16 de Octubre Día Mundial de la Alimentación

This seminar dealt with issues related to the World Food Day, celebrated on October 16th. The presenter showed us strategies of Action Against Hunger, an international humanitarian organization committed to ending world hunger and its work in Armenia.

The Seminar stressed that, among many effects, volatility of food prices is an issue that strongly undermines food security in impoverished countries all over the world. This is also one of the biggest questions when it comes to the accomplishment of the Millenium Development Goals (MDGs).

As important as the issue of food prices might be, I would like to present some significant aspects of the food industry that could dramatically change the reality of malnutrition and starvation in the world, as presented by the website feeding5k.org. Also, as an illustration of that, the following video about food waste in australia is an incredible piece of information on the issue, that can be extended to many developed countries in Europe or North America.

http://www.youtube.com/watch?v=QUt5JP5mwJo

Some of the key facts on food industry and waste, from http://www.feeding5k.org/food-waste-facts.php

FOOD WASTE FACTS:

There are nearly one billion malnourished people in the world, but the approximately 40 million tonnes of food wasted by US households, retailers and food services each year would be enough to satisfy the hunger of every one of them.

The irrigation water used globally to grow food that is wasted would be enough for the domestic needs (at 200 litres per person per day) of 9 billion people – the number expected on the planet by 2050.

If we planted trees on land currently used to grow unnecessary surplus and wasted food, this would offset a theoretical maximum of 100% of greenhouse gas emissions from fossil fuel combustion.

10% of rich countries’ greenhouse gas emissions come from growing food that is never eaten.

The UK, US and Europe have nearly twice as much food as is required by the nutritional needs of their populations. Up to half the entire food supply is wasted between the farm and the fork. If crops wastefully fed to livestock are included, European countries have more than three times more food than they need, while the US has around four times more food than is needed, and up to three-quarters of the nutritional value is lost before it reaches people’s mouths.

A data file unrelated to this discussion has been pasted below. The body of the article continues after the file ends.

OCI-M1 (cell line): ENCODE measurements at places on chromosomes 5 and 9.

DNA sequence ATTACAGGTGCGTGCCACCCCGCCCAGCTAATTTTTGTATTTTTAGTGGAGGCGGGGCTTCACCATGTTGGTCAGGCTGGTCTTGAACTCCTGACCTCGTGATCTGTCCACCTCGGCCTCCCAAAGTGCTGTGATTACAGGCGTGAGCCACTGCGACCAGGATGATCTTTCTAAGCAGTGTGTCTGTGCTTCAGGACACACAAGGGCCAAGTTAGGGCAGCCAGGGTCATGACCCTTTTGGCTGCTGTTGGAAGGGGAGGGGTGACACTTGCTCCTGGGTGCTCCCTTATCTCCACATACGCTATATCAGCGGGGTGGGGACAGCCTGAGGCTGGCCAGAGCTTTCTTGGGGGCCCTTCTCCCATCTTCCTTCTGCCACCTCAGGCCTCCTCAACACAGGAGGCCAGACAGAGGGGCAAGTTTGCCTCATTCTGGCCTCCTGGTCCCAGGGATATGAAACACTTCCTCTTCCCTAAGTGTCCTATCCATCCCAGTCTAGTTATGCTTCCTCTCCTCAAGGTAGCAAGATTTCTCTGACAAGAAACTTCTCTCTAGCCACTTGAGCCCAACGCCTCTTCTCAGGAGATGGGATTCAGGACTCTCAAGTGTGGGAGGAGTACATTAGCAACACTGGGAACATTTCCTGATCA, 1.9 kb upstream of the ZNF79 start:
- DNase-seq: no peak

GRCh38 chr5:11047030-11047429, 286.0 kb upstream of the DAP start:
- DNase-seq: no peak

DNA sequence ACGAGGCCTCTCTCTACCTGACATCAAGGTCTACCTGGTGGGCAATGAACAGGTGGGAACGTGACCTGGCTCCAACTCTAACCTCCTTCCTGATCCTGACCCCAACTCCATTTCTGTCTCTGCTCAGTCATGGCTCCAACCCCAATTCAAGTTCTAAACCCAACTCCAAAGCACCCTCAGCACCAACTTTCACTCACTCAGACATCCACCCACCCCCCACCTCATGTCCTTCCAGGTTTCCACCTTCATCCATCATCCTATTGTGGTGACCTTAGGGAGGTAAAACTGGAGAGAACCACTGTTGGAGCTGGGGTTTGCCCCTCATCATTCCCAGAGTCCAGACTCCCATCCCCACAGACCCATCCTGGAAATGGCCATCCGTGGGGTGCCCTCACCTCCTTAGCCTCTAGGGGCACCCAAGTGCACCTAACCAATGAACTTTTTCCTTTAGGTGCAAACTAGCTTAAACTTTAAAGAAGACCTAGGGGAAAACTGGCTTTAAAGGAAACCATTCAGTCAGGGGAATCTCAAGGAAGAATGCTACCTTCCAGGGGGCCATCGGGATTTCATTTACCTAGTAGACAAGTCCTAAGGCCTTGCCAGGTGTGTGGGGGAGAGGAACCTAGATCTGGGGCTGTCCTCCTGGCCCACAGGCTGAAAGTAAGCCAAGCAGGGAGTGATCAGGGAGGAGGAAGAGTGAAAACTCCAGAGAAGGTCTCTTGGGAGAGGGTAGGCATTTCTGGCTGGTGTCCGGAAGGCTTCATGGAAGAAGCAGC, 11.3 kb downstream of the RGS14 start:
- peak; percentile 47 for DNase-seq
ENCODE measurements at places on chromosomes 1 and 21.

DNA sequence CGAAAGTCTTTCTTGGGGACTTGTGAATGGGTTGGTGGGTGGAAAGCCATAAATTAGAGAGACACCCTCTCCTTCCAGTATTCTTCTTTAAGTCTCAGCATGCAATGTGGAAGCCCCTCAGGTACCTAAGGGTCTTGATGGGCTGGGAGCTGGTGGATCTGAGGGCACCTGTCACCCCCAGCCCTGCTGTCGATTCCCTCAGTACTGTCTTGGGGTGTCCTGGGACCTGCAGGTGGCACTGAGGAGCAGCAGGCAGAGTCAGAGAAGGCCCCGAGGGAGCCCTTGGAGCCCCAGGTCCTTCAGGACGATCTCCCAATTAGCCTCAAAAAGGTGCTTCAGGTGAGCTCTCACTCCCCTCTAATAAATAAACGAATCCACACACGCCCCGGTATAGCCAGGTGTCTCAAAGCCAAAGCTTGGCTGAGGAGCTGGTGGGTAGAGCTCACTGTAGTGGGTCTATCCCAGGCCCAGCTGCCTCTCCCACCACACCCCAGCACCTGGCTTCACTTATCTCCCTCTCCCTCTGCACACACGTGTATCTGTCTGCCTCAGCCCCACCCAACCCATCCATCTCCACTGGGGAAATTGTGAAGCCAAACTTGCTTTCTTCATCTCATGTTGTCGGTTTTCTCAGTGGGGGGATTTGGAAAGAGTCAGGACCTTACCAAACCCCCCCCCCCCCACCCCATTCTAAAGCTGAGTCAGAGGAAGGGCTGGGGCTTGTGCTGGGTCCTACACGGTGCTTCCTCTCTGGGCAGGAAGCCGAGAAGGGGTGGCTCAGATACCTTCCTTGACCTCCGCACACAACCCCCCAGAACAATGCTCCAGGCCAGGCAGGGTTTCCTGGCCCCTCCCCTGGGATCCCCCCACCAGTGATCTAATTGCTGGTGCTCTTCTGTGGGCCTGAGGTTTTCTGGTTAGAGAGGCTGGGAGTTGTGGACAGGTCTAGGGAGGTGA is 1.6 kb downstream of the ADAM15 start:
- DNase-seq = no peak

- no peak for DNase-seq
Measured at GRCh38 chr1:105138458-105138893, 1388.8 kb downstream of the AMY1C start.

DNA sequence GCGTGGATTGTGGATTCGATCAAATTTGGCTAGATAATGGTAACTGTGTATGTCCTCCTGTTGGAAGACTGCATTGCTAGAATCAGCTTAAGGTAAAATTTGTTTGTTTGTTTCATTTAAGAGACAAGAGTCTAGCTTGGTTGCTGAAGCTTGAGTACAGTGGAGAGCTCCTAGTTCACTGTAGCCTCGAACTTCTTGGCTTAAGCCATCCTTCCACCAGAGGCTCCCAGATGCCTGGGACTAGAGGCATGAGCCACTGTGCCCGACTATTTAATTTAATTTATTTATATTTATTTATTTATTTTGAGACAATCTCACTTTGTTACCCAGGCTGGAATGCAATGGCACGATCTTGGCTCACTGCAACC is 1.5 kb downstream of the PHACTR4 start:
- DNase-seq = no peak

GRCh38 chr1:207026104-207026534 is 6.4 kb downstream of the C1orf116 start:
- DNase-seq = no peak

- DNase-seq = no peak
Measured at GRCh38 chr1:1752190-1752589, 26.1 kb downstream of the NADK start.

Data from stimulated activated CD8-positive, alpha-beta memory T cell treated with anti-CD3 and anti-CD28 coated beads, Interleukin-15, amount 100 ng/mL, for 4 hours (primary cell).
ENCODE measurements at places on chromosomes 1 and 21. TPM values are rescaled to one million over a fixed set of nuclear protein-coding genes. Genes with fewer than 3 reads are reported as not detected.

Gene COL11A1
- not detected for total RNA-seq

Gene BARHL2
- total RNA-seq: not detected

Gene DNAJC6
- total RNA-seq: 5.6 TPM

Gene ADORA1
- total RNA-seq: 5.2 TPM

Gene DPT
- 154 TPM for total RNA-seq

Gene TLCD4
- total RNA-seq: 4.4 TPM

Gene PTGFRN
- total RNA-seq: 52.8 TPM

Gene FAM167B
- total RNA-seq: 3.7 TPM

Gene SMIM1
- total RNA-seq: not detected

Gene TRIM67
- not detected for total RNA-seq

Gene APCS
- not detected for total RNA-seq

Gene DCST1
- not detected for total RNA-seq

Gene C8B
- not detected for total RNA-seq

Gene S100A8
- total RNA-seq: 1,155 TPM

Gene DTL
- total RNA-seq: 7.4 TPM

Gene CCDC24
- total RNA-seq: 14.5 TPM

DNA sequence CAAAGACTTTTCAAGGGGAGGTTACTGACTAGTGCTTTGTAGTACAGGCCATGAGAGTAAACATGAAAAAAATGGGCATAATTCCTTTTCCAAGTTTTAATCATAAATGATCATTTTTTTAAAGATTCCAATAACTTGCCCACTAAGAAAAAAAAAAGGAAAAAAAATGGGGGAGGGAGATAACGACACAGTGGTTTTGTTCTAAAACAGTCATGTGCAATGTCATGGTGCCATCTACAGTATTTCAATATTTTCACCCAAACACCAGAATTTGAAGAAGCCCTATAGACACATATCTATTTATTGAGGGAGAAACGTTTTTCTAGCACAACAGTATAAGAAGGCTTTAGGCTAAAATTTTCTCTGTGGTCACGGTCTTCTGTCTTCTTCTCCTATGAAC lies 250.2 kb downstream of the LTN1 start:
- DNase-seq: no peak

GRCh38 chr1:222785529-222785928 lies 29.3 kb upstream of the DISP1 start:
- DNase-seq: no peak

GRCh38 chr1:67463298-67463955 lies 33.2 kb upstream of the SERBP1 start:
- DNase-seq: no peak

UK Households waste 25% of all the food they buy.

All the world’s nearly one billion hungry people could be lifted out of malnourishment on less than a quarter of the food that is wasted in the US, UK and Europe.

A third of the world’s entire food supply could be saved by reducing waste – or enough to feed 3 billion people; and this would still leave enough surplus for countries to provide their populations with 130 per cent of their nutritional requirements.

Between 2 and 500 times more carbon dioxide can be saved by feeding food waste to pigs rather than sending it for anaerobic digestion (the UK government’s preferred option). But under European laws feeding food waste to pigs is banned. In Japan, South Korea and Taiwan, by contrast, it is mandatory to feed some food waste to pigs.

2.3 million tonnes of fish discarded in the North Atlantic and the North Sea each year; 40 to 60% of all fish caught in Europe are discarded – either because they are the wrong size, species, or because of the ill-governed European quota system.

An estimated 20 to 40% of UK fruit and vegetables rejected even before they reach the shops – mostly because they do not match the supermarkets’ excessively strict cosmetic standards.

8.3 million hectares of land required to produce just the meat and dairy products wasted in UK homes and in US homes, shops and restaurants. That is 7 times the amount of Amazon rainforest destroyed in Brazil in one year, largely for cattle grazing and soy production to export for livestock feed.

The bread and other cereal products thrown away in UK households alone would have been enough to lift 30 million of the world’s hungry people out of malnourishment

4600 kilocalories per day of food are harvested for every person on the planet; of these, only around 2000 on average are eaten – more than half of it is lost on the way.

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